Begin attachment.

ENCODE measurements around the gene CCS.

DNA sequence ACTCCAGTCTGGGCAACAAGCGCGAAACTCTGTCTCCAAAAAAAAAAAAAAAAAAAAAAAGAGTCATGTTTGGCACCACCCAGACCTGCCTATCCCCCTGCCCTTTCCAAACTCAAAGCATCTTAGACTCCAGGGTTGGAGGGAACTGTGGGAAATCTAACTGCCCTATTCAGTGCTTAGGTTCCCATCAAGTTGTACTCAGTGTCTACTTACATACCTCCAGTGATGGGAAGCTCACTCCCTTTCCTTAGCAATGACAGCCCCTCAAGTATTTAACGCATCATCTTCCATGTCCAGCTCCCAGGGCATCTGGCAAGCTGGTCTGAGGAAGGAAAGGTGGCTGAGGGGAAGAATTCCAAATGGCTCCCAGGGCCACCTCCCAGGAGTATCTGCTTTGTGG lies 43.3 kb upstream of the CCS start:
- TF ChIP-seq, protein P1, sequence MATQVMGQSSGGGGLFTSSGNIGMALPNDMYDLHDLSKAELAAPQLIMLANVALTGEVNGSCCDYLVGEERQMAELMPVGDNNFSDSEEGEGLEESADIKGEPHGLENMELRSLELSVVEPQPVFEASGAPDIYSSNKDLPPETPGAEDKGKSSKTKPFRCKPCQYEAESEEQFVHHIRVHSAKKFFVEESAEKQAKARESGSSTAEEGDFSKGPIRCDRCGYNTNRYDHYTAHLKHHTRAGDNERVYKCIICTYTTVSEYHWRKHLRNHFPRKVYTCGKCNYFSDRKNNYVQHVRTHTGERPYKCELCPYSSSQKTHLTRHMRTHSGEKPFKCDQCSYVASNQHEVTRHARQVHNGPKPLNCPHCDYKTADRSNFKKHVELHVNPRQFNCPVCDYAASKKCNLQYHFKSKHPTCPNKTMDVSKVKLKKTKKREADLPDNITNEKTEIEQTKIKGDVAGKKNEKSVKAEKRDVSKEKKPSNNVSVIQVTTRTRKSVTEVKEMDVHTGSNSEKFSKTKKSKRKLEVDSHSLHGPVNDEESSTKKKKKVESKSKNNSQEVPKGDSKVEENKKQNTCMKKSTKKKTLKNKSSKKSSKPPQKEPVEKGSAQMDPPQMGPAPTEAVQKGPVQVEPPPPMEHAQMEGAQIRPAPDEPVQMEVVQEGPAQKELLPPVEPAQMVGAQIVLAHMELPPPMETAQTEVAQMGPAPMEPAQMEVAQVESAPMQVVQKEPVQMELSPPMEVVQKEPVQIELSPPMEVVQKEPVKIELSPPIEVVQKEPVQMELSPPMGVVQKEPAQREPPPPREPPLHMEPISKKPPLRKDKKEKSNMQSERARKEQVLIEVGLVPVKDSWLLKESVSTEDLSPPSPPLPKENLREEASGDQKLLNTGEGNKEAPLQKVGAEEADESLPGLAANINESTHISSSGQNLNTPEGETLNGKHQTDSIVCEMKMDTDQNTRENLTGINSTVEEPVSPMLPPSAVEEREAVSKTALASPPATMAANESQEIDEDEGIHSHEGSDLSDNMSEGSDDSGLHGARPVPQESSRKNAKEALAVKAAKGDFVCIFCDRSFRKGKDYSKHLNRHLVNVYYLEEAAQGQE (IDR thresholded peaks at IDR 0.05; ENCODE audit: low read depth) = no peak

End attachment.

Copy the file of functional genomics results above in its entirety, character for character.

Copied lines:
ENCODE measurements around the gene CCS.

DNA sequence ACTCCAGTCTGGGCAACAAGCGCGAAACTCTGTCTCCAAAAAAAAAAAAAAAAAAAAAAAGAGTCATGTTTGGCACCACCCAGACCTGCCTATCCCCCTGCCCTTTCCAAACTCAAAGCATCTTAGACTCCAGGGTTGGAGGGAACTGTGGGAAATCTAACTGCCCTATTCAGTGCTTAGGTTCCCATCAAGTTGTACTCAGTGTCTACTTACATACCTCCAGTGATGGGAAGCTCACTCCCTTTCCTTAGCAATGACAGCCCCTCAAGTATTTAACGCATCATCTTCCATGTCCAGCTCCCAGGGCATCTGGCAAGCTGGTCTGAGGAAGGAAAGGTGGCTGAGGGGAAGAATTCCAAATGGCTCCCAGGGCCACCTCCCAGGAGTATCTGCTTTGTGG lies 43.3 kb upstream of the CCS start:
- TF ChIP-seq, protein P1, sequence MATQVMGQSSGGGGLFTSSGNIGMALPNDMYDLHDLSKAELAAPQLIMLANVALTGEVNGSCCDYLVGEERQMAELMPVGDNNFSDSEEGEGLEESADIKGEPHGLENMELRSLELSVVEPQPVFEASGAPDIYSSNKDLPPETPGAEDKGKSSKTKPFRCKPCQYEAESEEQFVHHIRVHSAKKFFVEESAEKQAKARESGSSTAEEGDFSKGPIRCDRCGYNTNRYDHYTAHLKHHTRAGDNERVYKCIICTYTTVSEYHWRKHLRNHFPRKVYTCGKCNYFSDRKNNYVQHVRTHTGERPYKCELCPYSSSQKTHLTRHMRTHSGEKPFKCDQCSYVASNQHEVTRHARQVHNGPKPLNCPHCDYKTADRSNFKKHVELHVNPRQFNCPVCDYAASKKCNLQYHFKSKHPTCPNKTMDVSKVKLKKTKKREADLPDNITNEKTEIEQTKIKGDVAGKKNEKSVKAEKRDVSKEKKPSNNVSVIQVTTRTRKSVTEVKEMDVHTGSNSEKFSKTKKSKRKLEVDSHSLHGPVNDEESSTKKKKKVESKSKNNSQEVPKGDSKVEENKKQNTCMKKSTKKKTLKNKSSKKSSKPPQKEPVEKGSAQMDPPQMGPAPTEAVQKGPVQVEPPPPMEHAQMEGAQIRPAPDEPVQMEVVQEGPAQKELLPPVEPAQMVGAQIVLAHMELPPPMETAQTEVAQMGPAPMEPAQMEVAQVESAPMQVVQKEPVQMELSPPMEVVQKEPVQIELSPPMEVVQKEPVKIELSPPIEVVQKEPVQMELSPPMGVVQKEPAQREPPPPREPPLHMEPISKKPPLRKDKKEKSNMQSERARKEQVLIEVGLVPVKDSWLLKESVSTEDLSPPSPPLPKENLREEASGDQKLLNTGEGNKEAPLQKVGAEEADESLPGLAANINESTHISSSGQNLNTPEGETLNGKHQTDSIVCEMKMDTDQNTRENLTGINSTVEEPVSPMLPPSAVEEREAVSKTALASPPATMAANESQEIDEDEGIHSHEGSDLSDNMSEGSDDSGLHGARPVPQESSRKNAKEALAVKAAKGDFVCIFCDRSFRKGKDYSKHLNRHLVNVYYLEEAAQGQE (IDR thresholded peaks at IDR 0.05; ENCODE audit: low read depth) = no peak